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Public Key Cryptography

If you want to use git, ssh or mail encryption you need to understand how public key cryptography works.

After working through this guide you should be able to

1 Public Key Cryptography

In the 1970ies several cryptographers invented public-key cryptography independently of each other. With the low computing power available then it could not be used in practice. Since the 1990ies it is used widely in ssh, e-mail encryption and SSL/TLS.

The basic idea is to have an assymetric encryption system: two different keys are used: a public key for encryption and a private key for decryption

public key login

This system has some important consequences: Only Alice can ever read the encrypted message. If you want to send encrypted messages to three people, you need three different public key for encryption.

Alice needs to keep here private key private, but can publish her public key anywhere: on the web, in an e-mail signature, on her business card.

2 ssh

We will be using public key cryptography for ssh and git. For these systems the keys are stored in a folder .ssh in your home directory.

  • id_rsa - your private key is stored in ~/.ssh/id_rsa
  • id_rsa.pub - your public key is also in ~/.ssh/id_rsa

The directory .ssh can also contain two other important files: config and authorized_keys.

But first: how do you get a key pair?

2.1 Generating keys

Decide which e-mail address you want to use - this address will be your identity as a developer from now on. (so maybe don't use a really private one)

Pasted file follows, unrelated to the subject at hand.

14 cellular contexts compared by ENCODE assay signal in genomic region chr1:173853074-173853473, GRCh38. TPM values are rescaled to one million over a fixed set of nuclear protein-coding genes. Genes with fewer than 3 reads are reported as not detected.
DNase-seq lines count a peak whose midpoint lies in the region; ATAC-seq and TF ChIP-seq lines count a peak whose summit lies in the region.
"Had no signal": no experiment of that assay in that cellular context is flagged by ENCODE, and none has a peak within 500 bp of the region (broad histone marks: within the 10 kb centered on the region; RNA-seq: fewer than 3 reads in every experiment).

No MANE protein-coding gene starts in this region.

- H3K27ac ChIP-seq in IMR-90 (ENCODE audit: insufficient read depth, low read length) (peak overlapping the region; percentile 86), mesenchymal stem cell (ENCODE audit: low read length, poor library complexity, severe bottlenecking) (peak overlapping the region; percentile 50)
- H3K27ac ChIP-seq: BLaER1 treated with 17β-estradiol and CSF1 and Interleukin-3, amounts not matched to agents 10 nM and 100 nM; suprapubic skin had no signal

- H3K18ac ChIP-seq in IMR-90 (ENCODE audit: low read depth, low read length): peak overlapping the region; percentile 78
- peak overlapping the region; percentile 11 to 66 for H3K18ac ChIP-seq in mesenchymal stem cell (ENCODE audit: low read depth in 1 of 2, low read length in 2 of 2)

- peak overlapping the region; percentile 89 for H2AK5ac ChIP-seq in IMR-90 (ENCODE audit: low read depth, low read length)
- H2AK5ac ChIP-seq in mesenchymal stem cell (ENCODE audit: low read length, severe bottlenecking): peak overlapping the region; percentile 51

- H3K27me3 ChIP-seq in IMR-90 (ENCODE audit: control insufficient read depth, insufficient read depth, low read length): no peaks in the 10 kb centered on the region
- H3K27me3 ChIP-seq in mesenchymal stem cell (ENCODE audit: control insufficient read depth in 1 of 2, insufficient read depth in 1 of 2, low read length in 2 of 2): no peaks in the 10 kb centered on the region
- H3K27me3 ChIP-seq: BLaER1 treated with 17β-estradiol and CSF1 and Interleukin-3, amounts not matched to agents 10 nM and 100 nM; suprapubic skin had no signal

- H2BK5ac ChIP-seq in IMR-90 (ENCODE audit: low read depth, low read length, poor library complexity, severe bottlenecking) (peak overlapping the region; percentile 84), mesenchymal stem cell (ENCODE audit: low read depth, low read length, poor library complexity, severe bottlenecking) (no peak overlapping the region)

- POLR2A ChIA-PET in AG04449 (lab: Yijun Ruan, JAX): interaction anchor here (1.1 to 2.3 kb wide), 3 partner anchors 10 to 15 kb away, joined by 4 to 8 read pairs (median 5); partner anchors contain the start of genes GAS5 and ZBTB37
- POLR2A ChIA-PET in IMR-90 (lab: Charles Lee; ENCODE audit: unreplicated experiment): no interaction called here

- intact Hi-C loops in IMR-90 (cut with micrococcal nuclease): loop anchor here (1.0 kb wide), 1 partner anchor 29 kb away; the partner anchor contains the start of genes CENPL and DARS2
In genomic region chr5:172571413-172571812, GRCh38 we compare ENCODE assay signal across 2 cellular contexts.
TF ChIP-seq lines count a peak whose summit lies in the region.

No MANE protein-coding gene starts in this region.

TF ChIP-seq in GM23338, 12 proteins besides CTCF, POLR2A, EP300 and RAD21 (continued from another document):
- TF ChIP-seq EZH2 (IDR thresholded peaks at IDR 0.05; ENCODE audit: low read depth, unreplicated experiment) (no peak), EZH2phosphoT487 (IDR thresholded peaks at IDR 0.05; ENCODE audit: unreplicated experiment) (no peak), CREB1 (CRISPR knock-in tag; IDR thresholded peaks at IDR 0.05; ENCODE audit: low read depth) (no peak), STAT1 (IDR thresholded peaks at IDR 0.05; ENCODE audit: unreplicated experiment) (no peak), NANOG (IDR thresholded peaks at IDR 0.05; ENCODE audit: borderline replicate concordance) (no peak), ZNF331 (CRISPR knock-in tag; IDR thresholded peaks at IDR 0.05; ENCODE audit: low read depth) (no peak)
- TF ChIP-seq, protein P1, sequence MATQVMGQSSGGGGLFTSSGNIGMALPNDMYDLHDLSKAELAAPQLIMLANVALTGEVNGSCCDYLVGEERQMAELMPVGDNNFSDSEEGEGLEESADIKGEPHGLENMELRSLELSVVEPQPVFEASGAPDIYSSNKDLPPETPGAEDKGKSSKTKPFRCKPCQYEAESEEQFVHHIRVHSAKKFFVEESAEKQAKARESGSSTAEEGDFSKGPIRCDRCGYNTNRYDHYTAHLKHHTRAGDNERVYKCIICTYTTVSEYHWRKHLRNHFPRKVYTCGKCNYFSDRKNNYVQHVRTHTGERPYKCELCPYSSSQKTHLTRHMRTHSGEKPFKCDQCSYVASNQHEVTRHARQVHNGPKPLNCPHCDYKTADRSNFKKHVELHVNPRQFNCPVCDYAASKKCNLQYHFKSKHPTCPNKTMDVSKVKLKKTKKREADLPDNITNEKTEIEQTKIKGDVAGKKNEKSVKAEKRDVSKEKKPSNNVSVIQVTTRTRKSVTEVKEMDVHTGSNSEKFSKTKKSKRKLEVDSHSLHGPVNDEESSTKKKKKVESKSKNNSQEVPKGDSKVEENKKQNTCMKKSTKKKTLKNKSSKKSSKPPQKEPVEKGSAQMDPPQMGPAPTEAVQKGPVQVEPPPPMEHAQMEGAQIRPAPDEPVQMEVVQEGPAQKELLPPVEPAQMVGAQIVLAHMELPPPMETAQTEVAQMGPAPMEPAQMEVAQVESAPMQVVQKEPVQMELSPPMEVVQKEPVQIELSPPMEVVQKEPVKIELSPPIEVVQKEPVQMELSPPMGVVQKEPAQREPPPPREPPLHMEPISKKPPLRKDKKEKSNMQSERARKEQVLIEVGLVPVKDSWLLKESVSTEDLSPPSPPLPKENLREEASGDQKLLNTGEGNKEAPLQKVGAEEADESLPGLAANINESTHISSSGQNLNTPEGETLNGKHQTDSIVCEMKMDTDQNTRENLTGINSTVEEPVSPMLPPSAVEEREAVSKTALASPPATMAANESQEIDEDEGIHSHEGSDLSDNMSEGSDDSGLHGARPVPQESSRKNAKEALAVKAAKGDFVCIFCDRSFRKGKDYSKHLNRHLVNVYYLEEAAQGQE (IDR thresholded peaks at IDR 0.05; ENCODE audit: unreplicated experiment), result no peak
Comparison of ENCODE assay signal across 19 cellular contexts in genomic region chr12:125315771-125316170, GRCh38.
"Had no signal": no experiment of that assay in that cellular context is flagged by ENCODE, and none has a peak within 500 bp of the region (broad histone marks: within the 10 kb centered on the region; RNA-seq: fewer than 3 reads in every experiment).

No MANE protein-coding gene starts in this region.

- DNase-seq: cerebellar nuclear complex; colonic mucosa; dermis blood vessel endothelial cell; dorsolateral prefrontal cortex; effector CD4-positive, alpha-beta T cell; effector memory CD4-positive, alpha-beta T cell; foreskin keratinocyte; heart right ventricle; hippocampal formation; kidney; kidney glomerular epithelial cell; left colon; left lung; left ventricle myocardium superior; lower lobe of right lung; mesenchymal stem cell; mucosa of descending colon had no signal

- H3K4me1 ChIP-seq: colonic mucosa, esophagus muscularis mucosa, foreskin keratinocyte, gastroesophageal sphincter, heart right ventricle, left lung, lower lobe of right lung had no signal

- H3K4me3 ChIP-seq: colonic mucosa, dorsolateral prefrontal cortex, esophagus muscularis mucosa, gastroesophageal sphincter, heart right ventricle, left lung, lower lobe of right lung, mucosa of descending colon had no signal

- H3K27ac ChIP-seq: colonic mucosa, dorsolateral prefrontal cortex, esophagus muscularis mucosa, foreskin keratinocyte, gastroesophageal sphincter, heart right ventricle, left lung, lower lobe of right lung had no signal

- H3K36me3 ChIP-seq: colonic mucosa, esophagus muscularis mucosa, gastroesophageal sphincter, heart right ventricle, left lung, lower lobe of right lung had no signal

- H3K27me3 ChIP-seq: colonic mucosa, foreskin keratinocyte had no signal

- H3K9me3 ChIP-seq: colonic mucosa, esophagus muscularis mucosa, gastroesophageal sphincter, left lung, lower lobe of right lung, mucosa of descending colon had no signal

Type this in the terminal (with your own e-mail address:)

ssh-keygen -C exampleme@example.com -t rsa

Press enter to accept the default key save location. Do not use a passphrase.

After key generation is complete, you'll have output that looks like this:

Generating public/private rsa key pair.
Enter file in which to save the key (/Users/student/.ssh/id_rsa):
Created directory '/Users/student/.ssh'.
Enter passphrase (empty for no passphrase):
Enter same passphrase again:
Your identification has been saved in /Users/student/.ssh/id_rsa.
Your public key has been saved in /Users/student/.ssh/id_rsa.pub.
The key fingerprint is:
88:54:ab:11:fe:5a:c3:7s:14:37:28:8c:1d:ef:2a:8d exampleme@example.com

Now check if your two keys are really stored in ~/.ssh/id_rsa and ~/.ssh/id_rsa.pub!

2.2 Using keys with ssh

If you want to use these keys for logging in to a server without using a password, you have to copy over your public key to the server.

On the server your public key must be stored in ~/.ssh/authorized_keys2, then ssh will let you log in without giving a password

public key login

The authorized_keys file can contain several public keys:

ssh-rsa AAAAB3NzaC...2EAAAABI== alice@fh-salzburg.ac.at
ssh-rsa AAAAB8NzaC...DVj3R4Ww== bob@fh-salzburg.ac.at

3 git

Git uses two different transport modes: http and ssh.

To upload (push) data to remote repository you should use ssh, and this is where you need your key pair.

You need to tell your remote git repository about your public key. This works slightly differently for different servers:

3.1 Useing keys with github

Generate an account on github. Chose a username that is not embarassing (not now, and not in 3 years when you are a professional developer). You can chose a synonym instead of using your real name if you are not sure yet if you want to be identified on the interent.

Now you can add your public key to your github account.

3.2 Useing keys on gitlab

Under Profile settings &rarrow; SSH Keys you can add your public key.

3.3 remember to use ssh!

When you clone a remote repository remember to use the address that starts with git@, not an address that starts with http !

4 See Also